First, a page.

Damien Chwalisz’s architectural practice has orbited some large concepts and explored business models with the power to change the way we build.
Future architecture can only occur with hindsight
“The architectural service we offer is always tailored to the client and to the brief,” says architect Damien Chwalisz.
CityMag has followed Damien’s career and the progress of his growing practice since we met him for a story about his being awarded the prestigious Jack Hobbs McConnell Travelling Fellowship by the Australian Institute of Architects in 2011.
“That was a lifetime ago,” muses Damien.
Damien won the Fellowship in 2011 and travelled to Europe – to Germany and Austria – where they are the undisputed leaders in Cross Laminate Timber.
CLT is a product often seen on the television show Grand Designs (Damien has had a project featured on the Australian version). It’s structural and customizable and arrives on your construction site ready to assemble.
“The reason I wanted to explore it was because – among a range of materials – I’m interested in timber as a product to build with. I’m interested in surfaces and materials where the primary structure reads as an articulated element of the architecture,” says Damien.
In other words, Damien is a designer who believes if you’re going to have a wall, then that wall could and should be a feature you enjoy.
When Damien won the Fellowship, he was developing an interest in construction as well as design and his hopes for CLT as a material were that it could allow a new level of flexibility and problem solving on the construction site that would increase productivity and reduce delays.
“Early in my career I imagined a more fluid process for architecture, one punctuated by greater collaboration between client, builder and designer on site,” says Damien.
“But I’ve discovered over 14 years in both design and construction businesses that collaboration with clients is best achieved up front, before breaking ground,” says Damien.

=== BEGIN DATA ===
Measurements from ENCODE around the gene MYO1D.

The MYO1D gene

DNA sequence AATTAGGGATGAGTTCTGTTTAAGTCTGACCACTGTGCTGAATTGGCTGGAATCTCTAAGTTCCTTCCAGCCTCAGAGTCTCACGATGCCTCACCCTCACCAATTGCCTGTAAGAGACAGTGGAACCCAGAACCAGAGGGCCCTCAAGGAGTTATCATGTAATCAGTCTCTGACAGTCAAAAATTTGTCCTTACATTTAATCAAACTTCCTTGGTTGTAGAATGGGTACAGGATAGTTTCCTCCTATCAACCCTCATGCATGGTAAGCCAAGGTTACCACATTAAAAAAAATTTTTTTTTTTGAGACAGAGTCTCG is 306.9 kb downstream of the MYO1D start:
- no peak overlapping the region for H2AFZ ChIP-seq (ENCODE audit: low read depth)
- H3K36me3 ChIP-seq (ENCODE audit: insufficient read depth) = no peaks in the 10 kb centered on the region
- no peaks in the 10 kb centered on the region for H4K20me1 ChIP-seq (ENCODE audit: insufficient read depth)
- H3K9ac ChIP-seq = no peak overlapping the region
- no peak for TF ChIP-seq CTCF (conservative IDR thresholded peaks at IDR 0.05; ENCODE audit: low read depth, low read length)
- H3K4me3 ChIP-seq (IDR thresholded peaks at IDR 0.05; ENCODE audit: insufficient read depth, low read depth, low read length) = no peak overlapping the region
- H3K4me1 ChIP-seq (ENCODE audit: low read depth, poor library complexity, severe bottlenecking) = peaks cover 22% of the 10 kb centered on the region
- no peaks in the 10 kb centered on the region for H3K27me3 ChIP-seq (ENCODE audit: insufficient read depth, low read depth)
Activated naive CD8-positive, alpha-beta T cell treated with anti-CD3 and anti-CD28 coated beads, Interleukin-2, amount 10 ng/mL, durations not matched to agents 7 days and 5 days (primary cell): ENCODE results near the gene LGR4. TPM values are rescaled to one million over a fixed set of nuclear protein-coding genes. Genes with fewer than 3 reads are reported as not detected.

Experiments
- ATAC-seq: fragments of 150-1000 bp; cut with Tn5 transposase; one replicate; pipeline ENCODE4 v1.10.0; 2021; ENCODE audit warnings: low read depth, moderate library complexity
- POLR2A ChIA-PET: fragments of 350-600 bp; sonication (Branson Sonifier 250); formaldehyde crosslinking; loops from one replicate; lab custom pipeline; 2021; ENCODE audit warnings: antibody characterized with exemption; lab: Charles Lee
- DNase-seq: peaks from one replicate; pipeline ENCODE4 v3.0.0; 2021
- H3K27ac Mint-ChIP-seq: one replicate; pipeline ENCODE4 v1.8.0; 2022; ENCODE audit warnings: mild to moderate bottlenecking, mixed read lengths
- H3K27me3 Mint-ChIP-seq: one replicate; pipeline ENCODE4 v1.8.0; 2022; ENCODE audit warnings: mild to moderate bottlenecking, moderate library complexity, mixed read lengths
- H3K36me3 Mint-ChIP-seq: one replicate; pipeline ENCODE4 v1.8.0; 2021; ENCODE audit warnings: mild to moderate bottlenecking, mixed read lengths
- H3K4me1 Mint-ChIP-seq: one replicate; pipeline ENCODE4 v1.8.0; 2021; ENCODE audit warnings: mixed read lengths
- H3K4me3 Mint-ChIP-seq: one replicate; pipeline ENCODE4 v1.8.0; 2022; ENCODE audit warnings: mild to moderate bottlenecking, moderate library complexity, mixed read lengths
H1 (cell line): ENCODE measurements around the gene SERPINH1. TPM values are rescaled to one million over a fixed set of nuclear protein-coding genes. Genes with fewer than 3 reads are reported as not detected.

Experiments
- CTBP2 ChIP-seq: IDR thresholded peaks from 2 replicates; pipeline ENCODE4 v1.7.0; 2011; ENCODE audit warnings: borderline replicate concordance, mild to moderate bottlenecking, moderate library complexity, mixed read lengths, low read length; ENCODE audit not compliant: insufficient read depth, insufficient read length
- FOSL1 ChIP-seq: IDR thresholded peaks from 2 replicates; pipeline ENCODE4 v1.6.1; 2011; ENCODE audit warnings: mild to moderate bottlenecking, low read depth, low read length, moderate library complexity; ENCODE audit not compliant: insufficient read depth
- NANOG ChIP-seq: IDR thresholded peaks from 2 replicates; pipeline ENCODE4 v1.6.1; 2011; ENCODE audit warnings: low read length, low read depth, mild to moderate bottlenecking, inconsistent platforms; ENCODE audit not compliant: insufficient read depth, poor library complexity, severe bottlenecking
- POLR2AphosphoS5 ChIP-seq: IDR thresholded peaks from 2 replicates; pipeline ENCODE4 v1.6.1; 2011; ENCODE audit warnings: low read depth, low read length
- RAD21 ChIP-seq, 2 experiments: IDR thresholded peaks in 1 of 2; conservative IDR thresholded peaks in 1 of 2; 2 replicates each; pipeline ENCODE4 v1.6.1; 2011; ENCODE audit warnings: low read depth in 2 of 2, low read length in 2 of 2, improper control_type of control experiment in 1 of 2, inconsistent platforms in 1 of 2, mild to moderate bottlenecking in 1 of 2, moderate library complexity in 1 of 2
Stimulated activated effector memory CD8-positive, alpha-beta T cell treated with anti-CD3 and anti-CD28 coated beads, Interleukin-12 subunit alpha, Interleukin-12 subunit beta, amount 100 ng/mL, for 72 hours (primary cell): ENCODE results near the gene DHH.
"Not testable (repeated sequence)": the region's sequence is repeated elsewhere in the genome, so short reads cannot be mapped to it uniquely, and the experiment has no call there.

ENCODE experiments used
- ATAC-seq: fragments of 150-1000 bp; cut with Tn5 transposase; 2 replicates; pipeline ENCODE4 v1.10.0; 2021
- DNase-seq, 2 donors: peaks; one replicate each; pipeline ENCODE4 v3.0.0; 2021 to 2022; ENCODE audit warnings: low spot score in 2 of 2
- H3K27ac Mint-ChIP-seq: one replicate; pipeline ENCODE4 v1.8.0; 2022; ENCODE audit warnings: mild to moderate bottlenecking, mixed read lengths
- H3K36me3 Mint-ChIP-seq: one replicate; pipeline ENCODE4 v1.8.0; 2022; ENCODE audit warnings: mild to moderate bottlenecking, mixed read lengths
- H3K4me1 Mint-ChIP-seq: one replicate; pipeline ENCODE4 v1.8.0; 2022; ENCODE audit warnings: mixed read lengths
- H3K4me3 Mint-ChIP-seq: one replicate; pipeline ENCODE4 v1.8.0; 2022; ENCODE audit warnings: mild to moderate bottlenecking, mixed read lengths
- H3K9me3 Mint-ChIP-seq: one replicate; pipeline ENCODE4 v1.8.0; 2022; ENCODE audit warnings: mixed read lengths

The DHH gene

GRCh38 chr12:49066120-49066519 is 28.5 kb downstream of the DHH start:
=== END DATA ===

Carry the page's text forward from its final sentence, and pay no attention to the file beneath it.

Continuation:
“Everyone lives in a home, and therefore I believe we’ve all got this strange and intimate knowledge of what a home should look like and how it can function best.
“We hear our clients loud and clear. Some want to leave everything to us and others like to stay in touch – but the collaboration and innovation must happen at the front end of the project.”
Damien says his clients are a unique breed, drawn to work with the practice because they’ve experienced his work, they’ve talked about it with past clients, or they’ve felt a connection upon meeting Damien and discussing their project with his team.
Damien’s love of architecture as a philosophical as well as material pursuit is obvious as he dips in and out of the academic, theoretical as well as practical sides of the profession. He references the work of Italian architect Carlo Scarpa as a way to interpret his own practice’s sense and sensibility.
“He wasn’t exactly prolific but he did a lot of important work throughout the mid 20th Century. His work is meticulously detailed, but often there are follies present, too – special moments he would have obsessed over, which weren’t the most important part of the brief,” Damien explains.
Damien Chwalisz Architects is definitely from the Scarpa school of thought.
The building we’re in for this interview – Damien’s home, in progress – is emblematic of his in-situ and innovative process. The volumes of this structure bear no semblance of the weight of the steel ‘I’ beams and double brick construction. Instead, the space runs airily along intriguing geometries that – at times – cinch together before opening up and out to the views beyond.
The experience of this home pulls you into the now, while also hinting at a future for architecture.
Giant windows articulate a worldly view of Adelaide – spread across the Kaurna plains – while earthy brick archways frame and anchor the Australian bush around us in a way that makes us feel like Damien has unearthed, rather than erected this temple-like structure.
The atmosphere this building generates reveals DCA’s skill and interest in dealing with heritage materials through a completely new and forward-thinking attitude.
The materials are largely reclaimed, or salvaged. We ask about sustainability as a theme and the architect pauses before responding.
“Fundamentally, sustainability is about energy consumption through the entire lifecycle of a building,” states Damien. “It should be inherent in your thinking, not a marketing tool.”
“If a building is working in the best way it can, but is also offering the owner a tailored piece of architecture, which satisfies all of their curiosities and deeper personality traits, then it becomes atmospheric; and is wholistically sustainable.
“If you combine science, atmosphere and artfulness then that’s becoming a much more meaningful space for us to inhabit.”
This approach permeates the company, which is just as happy to take on a $10,000 bathroom renovation as it is a $3 million+ new house build, multi-storey residential or commercial project.
Over their long career of pushing boundaries, innovating on site and constantly seeking to save energy and maximize fulfillment in every project they undertake, the company has come to enjoy the process above all else.
Ask any artist and they’ll say the same thing. Their art doesn’t hang in the gallery – it exists in the process of making something truly memorable.